FSR 2.0 is AMD’s latest iteration of FidelityFX Super Resolution. FSR improves performance by first rendering frames at a lower resolution and then by using an open-source spatial upscaling algorithm with a sharpening filter in an attempt to make the game look nearly as good as at native resolution. So far, there are 110+ available and upcoming games supporting FSR 1.0 and FSR 2.0. Although FSR 2.0 is a solid improvement over 1.0, it is still outclassed by DLSS, especially with the camera in motion.

More than three years ago, NVIDIA introduced real-time RTX ray tracing together with AI-powered Deep Learning Supersampling (DLSS). To play at high settings requires the use of AI super-resolution or DLSS which provides better than a game’s postprocessing AA together with improved performance. Spider-Man: Remastered uses ray tracing with DLSS or FSR 2.0 to improve performance, and we will compare the current performance and IQ of eleven AMD and NVIDIA ray tracing capable cards using the latest 516.94 GeForce and 22.8.1 Adrenalin drivers.

Performance Options and Test bed

Mark’s testing platform is an Intel Core i9-12900K, an ASUS ROG Maximus Apex Z690 motherboard, and 32 GB of T-Force DDR5 at 6400MHz on a recent clean install of Windows 11 Pro Edition. He compares image quality using DLSS versus FSR 2.0 and also using native TAA (and also DLAA for RTX cards), and we chart the performance of eleven current NVIDIA GeForce and AMD Radeon ray tracing capable cards:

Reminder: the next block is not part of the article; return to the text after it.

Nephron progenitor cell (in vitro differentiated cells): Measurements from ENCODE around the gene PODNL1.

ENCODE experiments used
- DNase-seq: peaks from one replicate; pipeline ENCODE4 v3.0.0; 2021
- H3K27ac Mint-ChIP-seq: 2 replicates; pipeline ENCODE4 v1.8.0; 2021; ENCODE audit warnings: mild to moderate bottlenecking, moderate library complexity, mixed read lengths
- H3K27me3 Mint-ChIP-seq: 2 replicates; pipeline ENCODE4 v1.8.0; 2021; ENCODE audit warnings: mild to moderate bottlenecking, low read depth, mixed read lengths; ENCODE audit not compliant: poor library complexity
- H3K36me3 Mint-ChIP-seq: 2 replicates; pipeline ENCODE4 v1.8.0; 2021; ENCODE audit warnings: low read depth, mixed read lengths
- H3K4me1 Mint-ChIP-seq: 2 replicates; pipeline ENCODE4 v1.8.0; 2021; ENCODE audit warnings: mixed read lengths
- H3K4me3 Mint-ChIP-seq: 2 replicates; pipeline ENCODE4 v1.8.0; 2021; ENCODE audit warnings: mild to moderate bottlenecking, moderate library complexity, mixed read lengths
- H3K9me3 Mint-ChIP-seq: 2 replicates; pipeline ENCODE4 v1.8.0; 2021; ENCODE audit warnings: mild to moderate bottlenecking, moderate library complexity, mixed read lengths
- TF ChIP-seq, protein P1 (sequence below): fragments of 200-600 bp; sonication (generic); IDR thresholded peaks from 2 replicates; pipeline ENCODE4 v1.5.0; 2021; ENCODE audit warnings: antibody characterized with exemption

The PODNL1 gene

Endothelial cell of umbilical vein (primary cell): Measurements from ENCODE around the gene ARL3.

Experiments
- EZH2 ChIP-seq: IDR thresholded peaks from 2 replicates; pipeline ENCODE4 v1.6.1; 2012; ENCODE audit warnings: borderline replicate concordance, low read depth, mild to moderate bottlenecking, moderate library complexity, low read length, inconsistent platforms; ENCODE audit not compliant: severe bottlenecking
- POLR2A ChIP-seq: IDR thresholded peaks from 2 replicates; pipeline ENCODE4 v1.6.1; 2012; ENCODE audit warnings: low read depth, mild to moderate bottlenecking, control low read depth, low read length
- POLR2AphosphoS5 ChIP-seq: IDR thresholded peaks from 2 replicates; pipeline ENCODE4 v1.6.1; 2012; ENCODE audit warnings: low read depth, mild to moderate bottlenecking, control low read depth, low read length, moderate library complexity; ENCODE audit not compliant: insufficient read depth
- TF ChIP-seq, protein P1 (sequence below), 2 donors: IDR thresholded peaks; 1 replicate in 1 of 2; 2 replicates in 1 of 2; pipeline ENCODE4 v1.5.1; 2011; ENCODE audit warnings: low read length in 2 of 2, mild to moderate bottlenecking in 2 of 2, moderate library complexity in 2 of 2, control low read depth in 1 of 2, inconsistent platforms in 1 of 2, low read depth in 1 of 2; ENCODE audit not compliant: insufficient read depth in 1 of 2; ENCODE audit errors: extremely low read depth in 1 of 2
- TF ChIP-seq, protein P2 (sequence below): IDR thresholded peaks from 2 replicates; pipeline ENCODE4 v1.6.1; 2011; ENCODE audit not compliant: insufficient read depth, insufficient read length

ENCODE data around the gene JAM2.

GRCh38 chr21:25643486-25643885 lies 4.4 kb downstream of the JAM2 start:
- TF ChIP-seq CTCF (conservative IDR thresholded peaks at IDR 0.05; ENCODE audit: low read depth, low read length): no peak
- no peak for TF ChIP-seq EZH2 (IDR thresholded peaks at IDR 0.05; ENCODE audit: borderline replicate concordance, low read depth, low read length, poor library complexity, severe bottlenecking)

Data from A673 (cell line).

• RTX 3090
  • RTX 3080 Ti
  • RTX 3080
  • RTX 3070 Ti
  • RTX 2080 Ti
  • RTX 3070
  • RTX 3060 Ti
  • RTX 3060
  • RX 6800 XT
  • RX 6800
  • RX 6700 XT

First, are compared ray traced reflections On versus Off in an indoor scene using completely maxed out settings and the very highest ray tracing options.

Ray Tracing On versus Off (Native 4/Maxed settings)

All of our images use maxed-out 4K settings with Very High ray tracing.

TAA vs. DLSS 

Here are mostly uncompressed JPEG 4K images comparing No DLSS/Native/TAA (left) with Quality DLSS (right) using a slider.

We don’t recommend that RTX gamers play without DLSS at 4K. The DLSS image quality is equal or better/sharper than native/TAA – and especially with the camera in motion – although there are some very slight differences that can be seen with some minor DLSS specular aliasing issues visible on some surfaces and on rain drops. DLSS is perfect for 4K, but DLSS settings don’t scale well on 1440p and lower resolutions due to low GPU usage and high CPU limitation when using it.

TAA vs. DLAA 

DLAA is an NVIDIA-developed superior IA-enhanced form of TAA which keeps native render/display resolution that only works on GeForce. However, DLAA comes with a small FPS cost, but the image quality is better than native 4K + TAA.

If you have a powerful enough RTX-powered PC to run it, DLAA is the best choice for the ultimate image quality, especially at 1440p and 1080P.

DLSS vs. FSR 2.0